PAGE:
Raise your hand if you don’t want to save money.
Nobody? That’s what I thought.
I think I’d be pretty safe in saying that we could all use some extra cash here and there. It seems that cost of living increases more and more every year, yet those so-called “cost of living” adjustments that we’re supposed to be making seem few and far between.
Food, gas, housing — it’s all creeping up slowly, yet our salaries don’t seem to keep up.
That’s where I come in. I’ve compiled a list of 100 kickass ways to save money today.
Not tomorrow, not next week, but today.
Whether you make $20,000 or $200,000 per year, it never seems to be enough. We all spend more than we should, but that doesn’t mean we can’t give it our best shot, right? Being frugal takes practice.
Not every tip on this list will be applicable to everyone, but you should be able to take at least 10-20 (if not more) and crush the money gremlins that keep stealing from you.
My top 100 ways to save money
1. Meat free meals 2-3x per week
It’s no secret that meat is easily the most expensive part of anyone’s shopping list. In America, we’ve been programmed to think that we need meat for something to be considered a “meal”. That’s absolutely not true. You can create a perfectly hearty, healthy, and filling meal that doesn’t involve using any meat whatsoever.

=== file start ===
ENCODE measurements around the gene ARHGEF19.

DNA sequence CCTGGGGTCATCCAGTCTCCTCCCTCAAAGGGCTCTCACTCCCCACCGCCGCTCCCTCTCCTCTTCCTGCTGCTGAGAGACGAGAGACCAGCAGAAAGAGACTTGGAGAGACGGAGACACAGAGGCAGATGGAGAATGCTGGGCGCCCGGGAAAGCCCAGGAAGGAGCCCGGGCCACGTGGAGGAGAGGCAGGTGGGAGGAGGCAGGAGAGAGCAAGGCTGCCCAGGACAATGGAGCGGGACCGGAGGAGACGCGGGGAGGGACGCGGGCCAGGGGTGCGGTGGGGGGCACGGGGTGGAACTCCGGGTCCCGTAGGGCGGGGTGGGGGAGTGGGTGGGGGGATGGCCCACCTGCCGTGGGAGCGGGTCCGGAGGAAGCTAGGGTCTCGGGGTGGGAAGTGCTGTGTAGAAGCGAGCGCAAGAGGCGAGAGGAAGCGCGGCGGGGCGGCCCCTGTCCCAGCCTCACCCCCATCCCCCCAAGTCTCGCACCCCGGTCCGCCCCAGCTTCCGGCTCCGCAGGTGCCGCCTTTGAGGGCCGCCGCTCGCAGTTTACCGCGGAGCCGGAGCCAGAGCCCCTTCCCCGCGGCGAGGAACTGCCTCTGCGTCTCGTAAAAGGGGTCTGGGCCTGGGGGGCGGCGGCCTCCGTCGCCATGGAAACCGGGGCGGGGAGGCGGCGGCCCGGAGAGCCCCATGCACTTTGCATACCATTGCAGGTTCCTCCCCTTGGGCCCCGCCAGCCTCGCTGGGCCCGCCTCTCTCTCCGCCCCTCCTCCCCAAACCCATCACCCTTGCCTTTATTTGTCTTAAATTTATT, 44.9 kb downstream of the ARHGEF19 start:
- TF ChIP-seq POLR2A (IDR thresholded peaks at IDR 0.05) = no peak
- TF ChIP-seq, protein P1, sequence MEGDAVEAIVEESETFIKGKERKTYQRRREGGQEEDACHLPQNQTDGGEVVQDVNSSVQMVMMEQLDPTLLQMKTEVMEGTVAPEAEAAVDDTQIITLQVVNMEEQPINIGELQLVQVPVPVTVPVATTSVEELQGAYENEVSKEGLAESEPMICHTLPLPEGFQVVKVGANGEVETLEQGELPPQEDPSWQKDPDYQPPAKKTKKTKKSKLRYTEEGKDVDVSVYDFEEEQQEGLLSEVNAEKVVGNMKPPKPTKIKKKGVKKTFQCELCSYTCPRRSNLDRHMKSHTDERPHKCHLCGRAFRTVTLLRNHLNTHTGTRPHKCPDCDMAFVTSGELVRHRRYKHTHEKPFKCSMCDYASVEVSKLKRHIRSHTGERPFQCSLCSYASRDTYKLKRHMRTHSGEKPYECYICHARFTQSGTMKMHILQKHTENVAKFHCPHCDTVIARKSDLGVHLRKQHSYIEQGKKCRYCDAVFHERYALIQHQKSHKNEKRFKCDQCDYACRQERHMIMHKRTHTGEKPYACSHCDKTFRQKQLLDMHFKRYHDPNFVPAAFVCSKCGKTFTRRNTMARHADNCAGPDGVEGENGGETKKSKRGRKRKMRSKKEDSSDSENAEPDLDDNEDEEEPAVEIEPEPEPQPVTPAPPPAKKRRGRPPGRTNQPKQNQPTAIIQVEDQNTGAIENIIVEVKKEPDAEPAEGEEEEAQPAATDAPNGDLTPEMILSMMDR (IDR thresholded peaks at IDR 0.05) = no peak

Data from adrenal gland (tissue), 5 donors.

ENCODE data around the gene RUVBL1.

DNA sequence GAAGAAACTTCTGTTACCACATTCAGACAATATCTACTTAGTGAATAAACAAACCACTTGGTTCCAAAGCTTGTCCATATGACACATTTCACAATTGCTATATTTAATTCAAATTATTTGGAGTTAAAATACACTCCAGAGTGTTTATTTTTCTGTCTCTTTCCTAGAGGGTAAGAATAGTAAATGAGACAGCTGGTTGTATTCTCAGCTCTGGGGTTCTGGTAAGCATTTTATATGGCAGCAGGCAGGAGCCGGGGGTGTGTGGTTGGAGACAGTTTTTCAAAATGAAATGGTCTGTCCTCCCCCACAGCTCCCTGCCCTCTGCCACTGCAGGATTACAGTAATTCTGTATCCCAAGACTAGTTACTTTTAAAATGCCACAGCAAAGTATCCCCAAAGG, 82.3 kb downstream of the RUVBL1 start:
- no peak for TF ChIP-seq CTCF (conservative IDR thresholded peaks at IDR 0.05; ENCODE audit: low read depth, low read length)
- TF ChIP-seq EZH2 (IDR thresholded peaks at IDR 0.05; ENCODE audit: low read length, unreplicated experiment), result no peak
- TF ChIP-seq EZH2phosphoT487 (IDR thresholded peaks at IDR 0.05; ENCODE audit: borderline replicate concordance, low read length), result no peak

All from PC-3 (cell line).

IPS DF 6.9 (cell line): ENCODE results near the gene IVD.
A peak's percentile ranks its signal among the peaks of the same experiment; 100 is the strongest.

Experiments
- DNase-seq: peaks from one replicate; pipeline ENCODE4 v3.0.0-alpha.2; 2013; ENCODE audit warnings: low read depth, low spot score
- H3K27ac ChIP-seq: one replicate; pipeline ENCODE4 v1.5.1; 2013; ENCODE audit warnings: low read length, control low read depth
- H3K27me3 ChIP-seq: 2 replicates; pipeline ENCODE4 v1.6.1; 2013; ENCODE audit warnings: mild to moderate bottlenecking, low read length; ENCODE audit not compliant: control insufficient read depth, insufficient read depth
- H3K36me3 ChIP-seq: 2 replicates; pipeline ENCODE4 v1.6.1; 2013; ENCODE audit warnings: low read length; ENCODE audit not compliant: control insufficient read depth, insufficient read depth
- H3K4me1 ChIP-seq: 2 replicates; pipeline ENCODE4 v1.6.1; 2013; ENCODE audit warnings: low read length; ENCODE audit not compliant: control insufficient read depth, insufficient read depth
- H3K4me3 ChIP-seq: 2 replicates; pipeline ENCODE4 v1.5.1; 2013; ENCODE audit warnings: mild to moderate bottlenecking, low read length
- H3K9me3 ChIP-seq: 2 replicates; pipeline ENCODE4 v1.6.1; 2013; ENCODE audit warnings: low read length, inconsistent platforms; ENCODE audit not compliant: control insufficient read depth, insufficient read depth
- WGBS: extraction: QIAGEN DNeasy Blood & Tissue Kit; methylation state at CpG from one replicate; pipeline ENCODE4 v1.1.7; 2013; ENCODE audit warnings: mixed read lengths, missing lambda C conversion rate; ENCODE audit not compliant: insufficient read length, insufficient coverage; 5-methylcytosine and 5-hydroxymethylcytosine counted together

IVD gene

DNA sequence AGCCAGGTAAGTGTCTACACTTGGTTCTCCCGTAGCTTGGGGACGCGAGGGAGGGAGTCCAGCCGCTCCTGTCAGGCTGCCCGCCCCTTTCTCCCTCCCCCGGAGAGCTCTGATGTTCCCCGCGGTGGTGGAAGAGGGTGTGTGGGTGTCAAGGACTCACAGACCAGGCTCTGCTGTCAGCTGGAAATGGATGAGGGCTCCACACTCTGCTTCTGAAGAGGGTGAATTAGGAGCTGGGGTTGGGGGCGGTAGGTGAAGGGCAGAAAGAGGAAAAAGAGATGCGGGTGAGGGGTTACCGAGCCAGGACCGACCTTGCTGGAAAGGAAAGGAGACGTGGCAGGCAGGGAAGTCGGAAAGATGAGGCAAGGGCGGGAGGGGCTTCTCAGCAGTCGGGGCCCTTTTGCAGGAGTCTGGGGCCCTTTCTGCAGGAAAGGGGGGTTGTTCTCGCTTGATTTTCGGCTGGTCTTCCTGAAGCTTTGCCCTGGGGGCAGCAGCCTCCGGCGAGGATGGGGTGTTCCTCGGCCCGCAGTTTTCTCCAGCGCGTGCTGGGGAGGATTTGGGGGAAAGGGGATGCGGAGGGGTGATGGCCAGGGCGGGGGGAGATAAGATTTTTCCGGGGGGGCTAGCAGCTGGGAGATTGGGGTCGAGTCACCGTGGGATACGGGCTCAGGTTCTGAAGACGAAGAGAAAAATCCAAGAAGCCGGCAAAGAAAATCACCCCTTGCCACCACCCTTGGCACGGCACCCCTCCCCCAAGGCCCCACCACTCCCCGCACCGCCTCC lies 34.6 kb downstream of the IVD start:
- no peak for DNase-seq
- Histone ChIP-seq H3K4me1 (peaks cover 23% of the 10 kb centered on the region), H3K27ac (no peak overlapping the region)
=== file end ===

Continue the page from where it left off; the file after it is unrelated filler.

These 17 meat-free meals are packed with vegetables and protein that will wow your taste-buds, but not hurt your wallet.
2. Replace your air filter regularly
When your HVAC system is clogged with dirt and dust, it has to work harder to cycle the air throughout your home. Not only are you not breathing the cleanest air possible, but you’re also using more energy as your system struggles to heat or cool your home. Replacing air filters regularly ensure that you don’t run up those utility bills unnecessarily.
There are services, such as FilterEasy, which take care of this for you. They’ll send you a new filter in the mail whenever it’s time to replace it, so you don’t have to think about it.
3. Use Ibotta for everyday purchases
My wife actually showed me the Ibotta app for the first time the other day. She whipped it out and said, “Look! We can save money on groceries we’re already buying!” I took a closer look, and she wasn’t joking. I thought it was too good to be true.
It’s really simple, actually. You scan your receipts once you’re done shopping, and the app credits you back cash that you can redeem. It’s really as simple as that.
The best part? Brands don’t matter. You don’t have to buy any specific brand whatsoever. Whether you’re buying milk, eggs, bread, or orange juice, you just scan the receipt and call it good. Easy peasy.
4. Earn free gift cards using Swagbucks